"'Morbid Tales' is a record that I fucking love SO much. They were a fast, thrash band but with added insanity. 'Procreation...' had some of the most twisted, insane riffs I'd ever heard. It almost sounded like someone losing their mind. I really believed that these people were insane. I'd listen to their records and honestly be thinking 'these guys are nuts'. But a lot of my favourite vocalists would sing with accents that made the song sound even more sinister. Tom G Warrior's one of them."
CORROSION OF CONFORMITY
"COC's first album, 'Eye For An Eye', was a hardcore record. Their second, 'Animosity', which 'Hungry Child' is from, was when they started to tune in more to the heavier stuff. That's when people started to think, 'these guys all grew up listening to Sabbath. These guys have some riffs'. 'Animosity' is one of the most incredible American underground hardcore metal albums ever made. At that time they were the most powerful live band I'd ever seen and that includes Bad Brains, Black Flag and even Slayer. COC was one of those bands that you saw only in small rooms with the stage a foot high."
"Well you can't get much faster than 'Dead: You could maybe put 32 of those on a seven inch. And of course Napalm Death were a fucking institution!"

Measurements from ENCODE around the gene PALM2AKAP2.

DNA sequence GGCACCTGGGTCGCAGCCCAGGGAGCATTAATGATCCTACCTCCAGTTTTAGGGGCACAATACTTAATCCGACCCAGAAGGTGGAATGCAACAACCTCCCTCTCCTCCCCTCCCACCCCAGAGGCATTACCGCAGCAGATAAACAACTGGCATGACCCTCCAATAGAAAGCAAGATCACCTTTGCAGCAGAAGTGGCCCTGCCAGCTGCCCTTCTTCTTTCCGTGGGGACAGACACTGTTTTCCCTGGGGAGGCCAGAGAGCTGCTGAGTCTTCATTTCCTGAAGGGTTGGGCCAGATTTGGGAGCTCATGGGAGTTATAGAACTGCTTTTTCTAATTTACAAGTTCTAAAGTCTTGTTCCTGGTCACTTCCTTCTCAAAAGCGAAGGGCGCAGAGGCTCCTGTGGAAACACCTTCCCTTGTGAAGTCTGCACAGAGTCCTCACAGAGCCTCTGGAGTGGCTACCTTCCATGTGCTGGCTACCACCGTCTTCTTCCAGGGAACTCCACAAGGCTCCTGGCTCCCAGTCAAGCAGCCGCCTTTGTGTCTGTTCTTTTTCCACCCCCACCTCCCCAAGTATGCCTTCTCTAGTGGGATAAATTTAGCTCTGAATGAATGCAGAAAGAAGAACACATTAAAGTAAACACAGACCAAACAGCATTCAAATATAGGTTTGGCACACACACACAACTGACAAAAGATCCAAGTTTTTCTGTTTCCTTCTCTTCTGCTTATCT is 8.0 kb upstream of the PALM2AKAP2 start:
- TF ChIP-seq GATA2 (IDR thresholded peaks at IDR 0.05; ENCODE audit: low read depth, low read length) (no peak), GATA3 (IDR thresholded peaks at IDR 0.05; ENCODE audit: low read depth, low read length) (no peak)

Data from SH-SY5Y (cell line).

"Some of my favourite Voivod songs come from the first two albums, War and Pain' and 'ROOOAARR'. They're from Montreal which means they've got that interesting accent thing which I love so much and a great flow to them which makes them sound like a fucking steamroller. They've got these ridiculously dissident riffs which was their speciality, giving them this sound sometimes closer to jazz than anything else. When they first started making records, they were really rock and really fucking rough, but then they tuned it down and honed it into the craziest thing experimenting with time signatures and riffs like no one else could. Nobody sounded like Voivod."
"DRI were the fastest. They were the beginning of that fast era of music. I met Kurt, the singer, in '83 when I bought their 22-song seven-inch from the back of his van. Anyone that can put 22 songs on a seven inch single gets kudos from me. But DRI were just so fucking fast and they could pull it off live. Their drummer was one of my fucking heroes because I would play along to their records with these big fat drumsticks just trying to play as fast as I could, and that's why I wound up being a hard hitting drummer. Because I learnt to play that fast with these fat sticks on a bunch of pillows, I didn't even have a drum set. So when I finally got on a real drum set with normal sized sticks, I just fucking broke everything in sight!"
'CORPSE WITHOUT A SOUL'
"The 'Fate motherfucker. You want to get some 'Fate, it's ALL good, but definitely the early stuff. 'Corpse Without a Soul' was the first commercial 'Fate song I ever heard and it just sucked me in. When I was young, I wouldn't necessarily listen to vocalists that were 'crotch grabbers', the singers with that high frequency, falsetto air raid sirens. But when the King did it, it was like there was a fucking ghost in the house. It was really eerie. But they were basically a rock band at heart. I would listen to their stuff, and I could hear elements of Deep Purple and Thin Lizzy. And a great drummer too. A guy who was not afraid to do a drum roll from one side of the stage to the other that lasted 15 seconds! Way to go."
Return to the PROBOT PRESS ARCHIVE